Many of us in the emergent conversation have left institutional Christianity. We do not trust institutions and are suspicious of hierarchies. Our personal histories and experiences of Christianity are filled with the frustration caused by the disconnect between the truth claims of our religious Christian institutions and their actual lived existence. We have seen how much energy and money is spent in the maintenance of our institutions, instead of the mission of Jesus. Some of us have been traumatized by the church. These reasons, among many others, have caused many of us to leave institutional Christianity. But some of us in the emerging conversation have decided to stay.
I am what has been referred to as a hyphenated Christian, a person who has emerging sensibilities who remains part of the existing institutional church during this cultural upheaval known as the Great Emergence. I have found my spiritual home in the Episcopal Church, and as such, I can be labeled an “Angli-mergent.” Let me be the first to say that my experience isn’t normative. I have friends who have been so traumatized by their church experience that they may never return to the Christian faith let alone any community of Christians. I understand. And besides issues of trauma, some of us will (many already are) strike out and explore the Christian faith outside of any thing resembling established denominations. I have been on a similar trajectory before, and I want to share some thoughts from the hyphenated perspective with the hope that it could further the emerging conversation, while also helping those who are still looking for a spiritual home.
Letting go of a vision of the idealized early church has helped me to find a home in Christianity. I attended a small Southern Baptist church in high school that described itself on its website as a community that worshiped like the first century church. I didn’t realize how much of my disappointment with church had to do with this unrealistic vision of what the early church was like. I imagined the early church as a unified, pure community of Christians, but the reality is that the early church was made up of people like you and me and experienced controversies, disagreements, and broken relationships. The ideal of the early church was a standard that I used to measure traditional and untraditional Christian communities that I was a part, and it always left me disappointed. Letting go of this ideal helped me claim and love the actual Christian community around me. I love how Frederich Buechner compares the church to Noah’s ark in his book Whistling in the Dark:
In one as in the other, just about everything imaginable is aboard, the clean and the unclean both. They are all piled in together helter-skelter, the predators and the prey, the wild and the tame, the sleek and beautiful ones and the ones that are ugly as sin. There are sly young foxes and impossible old cows. There are the catty and the piggish and the peacock-proud. There are hawks and there are doves. Some are wise as owls, some silly as geese; some meek as lambs and others fire-breathing dragons. There are times when they all cackle and grunt and roar and sing together, and there are times when you could hear a pin drop. Most of them have no clear idea just where they’re supposed to be heading or how they’re supposed to get there or what they’ll find if and when they finally do, but they figure the people in charge must know and in the meanwhile sit back on their haunches and try to enjoy the ride.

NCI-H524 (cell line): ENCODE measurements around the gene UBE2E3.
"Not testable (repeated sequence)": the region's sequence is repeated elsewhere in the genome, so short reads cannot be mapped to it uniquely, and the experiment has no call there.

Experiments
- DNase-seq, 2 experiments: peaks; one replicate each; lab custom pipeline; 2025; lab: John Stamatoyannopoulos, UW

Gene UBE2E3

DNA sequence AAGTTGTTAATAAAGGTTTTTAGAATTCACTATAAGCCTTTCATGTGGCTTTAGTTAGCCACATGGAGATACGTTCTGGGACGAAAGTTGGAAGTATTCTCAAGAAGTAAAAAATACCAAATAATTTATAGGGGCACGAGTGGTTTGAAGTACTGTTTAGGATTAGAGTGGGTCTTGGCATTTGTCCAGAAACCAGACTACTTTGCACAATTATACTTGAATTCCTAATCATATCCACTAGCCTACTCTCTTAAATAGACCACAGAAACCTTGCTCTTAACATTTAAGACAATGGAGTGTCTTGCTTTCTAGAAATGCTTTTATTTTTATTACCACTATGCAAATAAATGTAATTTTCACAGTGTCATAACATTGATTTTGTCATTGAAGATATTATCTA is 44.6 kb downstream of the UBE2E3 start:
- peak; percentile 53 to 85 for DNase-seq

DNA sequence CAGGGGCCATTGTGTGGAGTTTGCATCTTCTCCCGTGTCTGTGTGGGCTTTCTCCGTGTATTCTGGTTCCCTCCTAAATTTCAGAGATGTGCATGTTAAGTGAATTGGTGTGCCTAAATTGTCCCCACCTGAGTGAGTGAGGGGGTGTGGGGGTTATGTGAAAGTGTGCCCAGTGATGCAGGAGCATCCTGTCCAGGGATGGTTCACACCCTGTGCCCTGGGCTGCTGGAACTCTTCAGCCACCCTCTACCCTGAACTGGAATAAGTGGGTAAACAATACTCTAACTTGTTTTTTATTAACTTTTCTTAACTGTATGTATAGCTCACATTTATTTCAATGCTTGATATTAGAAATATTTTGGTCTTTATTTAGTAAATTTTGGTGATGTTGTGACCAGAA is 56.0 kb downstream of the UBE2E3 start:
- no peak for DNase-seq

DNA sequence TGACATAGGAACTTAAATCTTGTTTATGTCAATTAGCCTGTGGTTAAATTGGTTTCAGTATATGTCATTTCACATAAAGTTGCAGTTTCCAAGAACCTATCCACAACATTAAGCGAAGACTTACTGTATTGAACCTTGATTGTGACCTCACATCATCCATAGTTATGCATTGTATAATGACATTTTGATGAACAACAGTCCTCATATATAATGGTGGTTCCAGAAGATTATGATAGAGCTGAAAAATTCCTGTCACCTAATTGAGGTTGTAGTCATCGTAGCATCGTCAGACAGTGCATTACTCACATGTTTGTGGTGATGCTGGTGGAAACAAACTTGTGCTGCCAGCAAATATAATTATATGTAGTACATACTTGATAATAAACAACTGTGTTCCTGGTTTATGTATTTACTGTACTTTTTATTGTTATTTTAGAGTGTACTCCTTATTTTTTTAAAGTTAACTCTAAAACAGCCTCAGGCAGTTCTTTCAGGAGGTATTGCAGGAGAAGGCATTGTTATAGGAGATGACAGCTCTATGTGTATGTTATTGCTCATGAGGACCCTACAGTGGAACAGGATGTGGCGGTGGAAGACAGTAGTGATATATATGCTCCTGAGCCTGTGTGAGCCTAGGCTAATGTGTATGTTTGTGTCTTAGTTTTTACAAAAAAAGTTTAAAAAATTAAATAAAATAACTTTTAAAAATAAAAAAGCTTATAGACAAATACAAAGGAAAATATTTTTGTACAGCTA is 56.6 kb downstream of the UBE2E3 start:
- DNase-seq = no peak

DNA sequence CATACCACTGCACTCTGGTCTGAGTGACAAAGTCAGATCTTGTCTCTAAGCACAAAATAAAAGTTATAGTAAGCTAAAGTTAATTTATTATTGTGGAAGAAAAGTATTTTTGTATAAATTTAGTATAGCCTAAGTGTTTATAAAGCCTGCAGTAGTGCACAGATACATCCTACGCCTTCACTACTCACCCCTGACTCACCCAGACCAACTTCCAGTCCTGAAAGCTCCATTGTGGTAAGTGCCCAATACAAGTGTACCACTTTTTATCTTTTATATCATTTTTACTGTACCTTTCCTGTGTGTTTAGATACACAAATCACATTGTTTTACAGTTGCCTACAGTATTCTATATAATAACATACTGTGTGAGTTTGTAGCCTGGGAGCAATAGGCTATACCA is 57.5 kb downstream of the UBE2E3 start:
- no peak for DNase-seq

It’s not all enjoyable. There’s backbiting just like everywhere else. There’s a pecking order. There’s jostling at the trough. There’s growling and grousing, bitching and whining. There are dogs in the manger and old goats and black widows. It’s a regular menagerie in there, and sometimes it smells to high Heaven like one.
The church is a messy and dirty place, no matter if you experience it in a living room, a pub, or in some cathedral. If you experience it today or if you were able to travel back in time to the first century, you will be disappointed if you expect anything other than what it is–a collection of people who have had an experience of Christ who are trying to sort it out and often fail while trying.
The church is a beautiful thing. It is an awful thing. It can be these and more because it is a human thing. We bring into the church what we are: all of the good and bad. St Macarius says this about the human heart:
The heart itself is but a small vessel, yet dragons are there, and there are also lions; there are poisonous beasts and all the treasures of evil. But there too is God, the angels, the life and the kingdom, the light and the apostles, the heavenly cities and the treasuries of grace—all things are there.
When all of these hearts, which contain all things, come together, even in the name of Christ, there will be opportunities for deep gratitude and also deep hurt. It’s unavoidable. We are Paul and Peter, apostles of Christ, who have a huge, public confrontation in front of the church because we have different theologies about how to follow God. We are the early church in Acts who shares all things in common, but has a problem with unjust food distribution because we don’t know how to let our bond in Christ transcend our issues with cultural diversity. We are Paul and Barnabas, called to spread the good news of God’s reconciliation work, who disagree so sharply over a relationship that we have to part ways.
Wherever you are in your journey through the Great Emergence, please don’t stop searching for your community. Keep seeking because we can’t make this journey on our own. And that is good news and bad news because we are a gift to each other, but we are also sometimes a burden. But this has always been the case and this may actually be great news, because once we can accept the church for what it is, maybe we can find our place in it.